Bass position dictates presentation. Crankbaits, for example, work well when bass are up on the structure. but they're less effective for bass positioned part way down a ledge. Bass hugging the bottom call for a jig or Carolina rig. Those up off the bottom may be better triggered with a drop-shot, spoon, or swimbait. Although DeFoe made only a few casts with a presentation other than a crankbait, during tournaments he works through a rotation of lures before leaving a productive spot.

Both anglers believe you can "fire-up" a school. Angle of retrieve can be important in this. The default presentation is retrieving a lure with the flow, but depending on the position of the bass and your lure choice, your retrieve may be quartering to the current. You're not fishing blind. You know where the fish are, so experiment with angles. Switching lure colors, sizes, or styles also can ignite action.

Boat Control

This illustrates a search trail on a structure at the edge of the main river channel. The likeliest spot is at the bottom of the structure (waypoint 029), but bass could be anywhere along the steep drop-off into the channel. All those spots should receive current.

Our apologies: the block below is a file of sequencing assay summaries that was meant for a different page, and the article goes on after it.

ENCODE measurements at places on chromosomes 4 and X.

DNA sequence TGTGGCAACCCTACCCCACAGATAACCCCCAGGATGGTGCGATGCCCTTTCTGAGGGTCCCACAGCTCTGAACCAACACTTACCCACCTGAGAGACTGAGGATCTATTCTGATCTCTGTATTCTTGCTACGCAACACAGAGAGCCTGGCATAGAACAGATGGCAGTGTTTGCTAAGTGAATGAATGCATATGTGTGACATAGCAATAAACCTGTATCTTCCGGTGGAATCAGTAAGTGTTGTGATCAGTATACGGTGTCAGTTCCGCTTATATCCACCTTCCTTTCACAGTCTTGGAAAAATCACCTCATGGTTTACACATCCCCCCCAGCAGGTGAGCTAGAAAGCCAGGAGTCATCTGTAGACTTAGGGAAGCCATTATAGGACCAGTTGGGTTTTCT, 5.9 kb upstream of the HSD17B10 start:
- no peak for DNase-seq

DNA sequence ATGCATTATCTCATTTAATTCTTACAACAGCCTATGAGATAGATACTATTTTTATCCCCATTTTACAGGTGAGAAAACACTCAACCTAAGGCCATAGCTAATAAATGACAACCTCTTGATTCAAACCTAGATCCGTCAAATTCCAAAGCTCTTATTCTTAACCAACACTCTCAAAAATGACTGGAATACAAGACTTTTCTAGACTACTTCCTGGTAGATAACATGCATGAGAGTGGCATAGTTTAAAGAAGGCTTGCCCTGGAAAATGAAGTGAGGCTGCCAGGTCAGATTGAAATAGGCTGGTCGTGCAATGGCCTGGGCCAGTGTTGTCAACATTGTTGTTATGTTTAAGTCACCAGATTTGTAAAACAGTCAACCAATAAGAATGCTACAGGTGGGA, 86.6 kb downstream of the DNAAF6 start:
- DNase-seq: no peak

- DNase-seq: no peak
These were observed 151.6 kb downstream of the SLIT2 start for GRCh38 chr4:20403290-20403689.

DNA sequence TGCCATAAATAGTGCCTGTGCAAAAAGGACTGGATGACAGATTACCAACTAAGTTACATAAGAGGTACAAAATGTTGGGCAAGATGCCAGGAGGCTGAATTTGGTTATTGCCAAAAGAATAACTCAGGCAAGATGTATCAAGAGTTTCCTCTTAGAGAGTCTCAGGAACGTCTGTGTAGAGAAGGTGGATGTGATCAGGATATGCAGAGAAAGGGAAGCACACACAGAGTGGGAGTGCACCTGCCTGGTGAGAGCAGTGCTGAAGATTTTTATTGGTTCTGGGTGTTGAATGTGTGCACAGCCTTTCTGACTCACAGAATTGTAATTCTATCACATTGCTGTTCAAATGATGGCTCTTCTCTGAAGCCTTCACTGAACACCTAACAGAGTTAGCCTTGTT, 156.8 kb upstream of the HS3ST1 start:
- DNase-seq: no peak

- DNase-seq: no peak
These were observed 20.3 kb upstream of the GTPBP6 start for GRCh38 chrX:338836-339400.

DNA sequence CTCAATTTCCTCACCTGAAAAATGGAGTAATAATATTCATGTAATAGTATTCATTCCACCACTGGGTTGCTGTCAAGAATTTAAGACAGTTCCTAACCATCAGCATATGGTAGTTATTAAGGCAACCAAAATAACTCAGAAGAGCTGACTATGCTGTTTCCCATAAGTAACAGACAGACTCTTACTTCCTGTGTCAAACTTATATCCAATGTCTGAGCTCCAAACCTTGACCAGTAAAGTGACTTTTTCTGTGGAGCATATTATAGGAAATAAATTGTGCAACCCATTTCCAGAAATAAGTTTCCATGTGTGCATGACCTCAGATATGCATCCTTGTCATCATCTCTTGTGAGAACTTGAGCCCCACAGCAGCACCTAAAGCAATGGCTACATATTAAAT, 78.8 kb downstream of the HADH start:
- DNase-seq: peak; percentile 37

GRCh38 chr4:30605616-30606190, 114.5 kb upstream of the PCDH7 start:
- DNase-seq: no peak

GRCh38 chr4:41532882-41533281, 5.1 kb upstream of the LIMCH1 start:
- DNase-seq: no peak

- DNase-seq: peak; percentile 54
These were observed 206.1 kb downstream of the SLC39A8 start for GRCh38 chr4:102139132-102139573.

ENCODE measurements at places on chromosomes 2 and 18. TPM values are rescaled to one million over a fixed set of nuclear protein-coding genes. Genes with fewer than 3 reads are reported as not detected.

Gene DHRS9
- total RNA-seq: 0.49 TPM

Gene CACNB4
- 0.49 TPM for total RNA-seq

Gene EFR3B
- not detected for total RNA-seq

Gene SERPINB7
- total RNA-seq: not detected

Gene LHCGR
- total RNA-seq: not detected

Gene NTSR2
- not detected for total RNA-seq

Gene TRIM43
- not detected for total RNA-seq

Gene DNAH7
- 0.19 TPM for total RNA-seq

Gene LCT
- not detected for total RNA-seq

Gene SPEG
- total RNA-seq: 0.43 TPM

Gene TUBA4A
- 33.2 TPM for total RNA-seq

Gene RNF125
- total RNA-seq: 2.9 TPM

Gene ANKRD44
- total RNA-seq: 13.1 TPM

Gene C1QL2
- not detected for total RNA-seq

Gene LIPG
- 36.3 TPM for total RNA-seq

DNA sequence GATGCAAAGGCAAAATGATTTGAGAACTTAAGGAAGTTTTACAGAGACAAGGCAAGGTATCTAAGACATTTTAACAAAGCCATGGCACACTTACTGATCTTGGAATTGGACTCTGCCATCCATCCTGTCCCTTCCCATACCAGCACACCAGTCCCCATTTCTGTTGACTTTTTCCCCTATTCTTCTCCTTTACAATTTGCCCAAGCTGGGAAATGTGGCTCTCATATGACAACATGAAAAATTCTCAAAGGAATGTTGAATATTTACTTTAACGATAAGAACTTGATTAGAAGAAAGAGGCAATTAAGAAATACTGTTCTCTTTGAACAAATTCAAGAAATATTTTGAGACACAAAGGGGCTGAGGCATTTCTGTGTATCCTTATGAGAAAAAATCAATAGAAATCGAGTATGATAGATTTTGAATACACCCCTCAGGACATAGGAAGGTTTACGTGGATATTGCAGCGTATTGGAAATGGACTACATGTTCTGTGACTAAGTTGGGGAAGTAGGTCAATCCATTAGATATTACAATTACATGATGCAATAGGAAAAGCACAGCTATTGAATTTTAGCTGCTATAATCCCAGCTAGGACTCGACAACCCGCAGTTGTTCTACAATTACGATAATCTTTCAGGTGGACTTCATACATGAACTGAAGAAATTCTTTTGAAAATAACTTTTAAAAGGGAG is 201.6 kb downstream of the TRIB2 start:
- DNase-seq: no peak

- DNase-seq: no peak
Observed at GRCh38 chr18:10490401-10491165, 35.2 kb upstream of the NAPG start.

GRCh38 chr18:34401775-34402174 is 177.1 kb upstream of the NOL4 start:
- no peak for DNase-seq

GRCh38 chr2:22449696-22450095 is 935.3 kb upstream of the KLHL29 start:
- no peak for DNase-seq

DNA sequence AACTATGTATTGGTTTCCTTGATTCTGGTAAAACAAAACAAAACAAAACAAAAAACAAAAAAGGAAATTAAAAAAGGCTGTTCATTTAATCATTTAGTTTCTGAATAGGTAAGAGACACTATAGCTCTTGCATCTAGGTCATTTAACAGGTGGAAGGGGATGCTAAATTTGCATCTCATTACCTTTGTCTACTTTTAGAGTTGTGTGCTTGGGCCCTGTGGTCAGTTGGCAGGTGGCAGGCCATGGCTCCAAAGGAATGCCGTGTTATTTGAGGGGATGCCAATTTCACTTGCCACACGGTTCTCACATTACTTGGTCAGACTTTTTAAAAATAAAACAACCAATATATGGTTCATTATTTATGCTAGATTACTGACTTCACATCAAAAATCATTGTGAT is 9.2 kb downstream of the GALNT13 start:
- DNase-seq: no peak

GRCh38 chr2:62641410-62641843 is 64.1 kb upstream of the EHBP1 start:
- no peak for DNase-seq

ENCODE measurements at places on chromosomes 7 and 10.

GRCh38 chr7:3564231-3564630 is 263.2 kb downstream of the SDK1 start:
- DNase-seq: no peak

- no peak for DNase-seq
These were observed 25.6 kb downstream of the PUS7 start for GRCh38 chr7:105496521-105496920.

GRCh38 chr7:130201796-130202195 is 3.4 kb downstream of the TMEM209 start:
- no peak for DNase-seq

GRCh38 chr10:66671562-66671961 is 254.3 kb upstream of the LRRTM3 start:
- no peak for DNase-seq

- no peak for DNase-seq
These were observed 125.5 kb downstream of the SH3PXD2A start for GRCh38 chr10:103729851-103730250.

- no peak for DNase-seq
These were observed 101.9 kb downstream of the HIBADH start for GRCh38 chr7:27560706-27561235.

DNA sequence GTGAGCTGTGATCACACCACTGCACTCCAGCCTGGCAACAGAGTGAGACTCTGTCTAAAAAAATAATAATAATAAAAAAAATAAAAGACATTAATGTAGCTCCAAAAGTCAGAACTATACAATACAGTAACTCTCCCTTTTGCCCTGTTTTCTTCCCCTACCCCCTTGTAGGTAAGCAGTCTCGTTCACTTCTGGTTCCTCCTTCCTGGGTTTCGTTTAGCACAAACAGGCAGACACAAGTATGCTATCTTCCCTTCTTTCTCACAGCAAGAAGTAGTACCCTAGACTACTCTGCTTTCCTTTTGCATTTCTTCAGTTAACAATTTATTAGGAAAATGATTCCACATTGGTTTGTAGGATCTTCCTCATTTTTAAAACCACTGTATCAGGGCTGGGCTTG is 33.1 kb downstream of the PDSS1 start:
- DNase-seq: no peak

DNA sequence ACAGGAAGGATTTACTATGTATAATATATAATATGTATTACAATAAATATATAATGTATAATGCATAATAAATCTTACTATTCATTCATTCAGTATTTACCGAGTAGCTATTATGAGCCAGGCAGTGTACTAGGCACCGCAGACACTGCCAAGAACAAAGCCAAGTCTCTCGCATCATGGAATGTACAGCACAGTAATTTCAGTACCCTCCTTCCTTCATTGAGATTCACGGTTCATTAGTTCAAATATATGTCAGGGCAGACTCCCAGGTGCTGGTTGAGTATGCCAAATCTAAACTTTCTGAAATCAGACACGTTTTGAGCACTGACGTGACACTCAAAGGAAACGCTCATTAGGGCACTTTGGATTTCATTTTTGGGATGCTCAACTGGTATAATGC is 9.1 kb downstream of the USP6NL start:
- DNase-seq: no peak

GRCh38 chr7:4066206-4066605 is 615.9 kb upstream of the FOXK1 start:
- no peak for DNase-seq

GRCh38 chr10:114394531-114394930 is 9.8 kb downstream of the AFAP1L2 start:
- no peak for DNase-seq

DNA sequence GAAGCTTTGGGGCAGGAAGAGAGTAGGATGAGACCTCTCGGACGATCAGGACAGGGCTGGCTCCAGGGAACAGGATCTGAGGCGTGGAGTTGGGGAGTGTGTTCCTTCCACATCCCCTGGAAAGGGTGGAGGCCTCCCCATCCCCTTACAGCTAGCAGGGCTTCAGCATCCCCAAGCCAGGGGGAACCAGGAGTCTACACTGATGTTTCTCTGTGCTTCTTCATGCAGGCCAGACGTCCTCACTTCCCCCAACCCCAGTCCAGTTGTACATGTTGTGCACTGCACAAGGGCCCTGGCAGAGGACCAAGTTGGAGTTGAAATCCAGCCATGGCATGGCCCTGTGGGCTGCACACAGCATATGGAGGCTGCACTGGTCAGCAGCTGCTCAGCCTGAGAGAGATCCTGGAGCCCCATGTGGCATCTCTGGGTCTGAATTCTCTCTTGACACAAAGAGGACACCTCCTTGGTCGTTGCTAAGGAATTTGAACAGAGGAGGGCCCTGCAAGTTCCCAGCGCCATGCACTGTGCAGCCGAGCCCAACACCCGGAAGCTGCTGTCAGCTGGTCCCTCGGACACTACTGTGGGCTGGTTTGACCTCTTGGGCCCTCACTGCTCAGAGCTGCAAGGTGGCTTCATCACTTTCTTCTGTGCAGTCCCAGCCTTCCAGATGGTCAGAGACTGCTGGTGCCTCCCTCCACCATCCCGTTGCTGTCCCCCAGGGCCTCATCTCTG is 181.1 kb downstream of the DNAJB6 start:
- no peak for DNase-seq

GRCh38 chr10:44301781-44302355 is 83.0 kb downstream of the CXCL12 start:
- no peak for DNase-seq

DeFoe usually marked fish seen on his side-scan sonar with a waypoint. Haynes relied on where his boat trail crossed a contour line to create a mental waypoint of where he marked fish. DeFoe was fishing in moderate current, while Haynes was fishing in weak current and whitecaps. Both anglers effortlessly (so it seemed) held the boat to make multiple, precise casts to the marked fish.

These pros were not fishing a piece of structure or ledge, they were fishing the exact spot that held bass. DeFoe, at times, relied on his Humminbird 360 to guide his casts. Both anglers occasionally fan-casted an area after they had saturated the primary target with several different presentations. But I repeat the second important lesson learned—you are casting at fish, not a ledge or piece of structure. Twice, Haynes and I each caught bass on successive casts. My "three-in-a-row" came on exactly the same cast angle and the same distance from the boat.

The Importance of Flow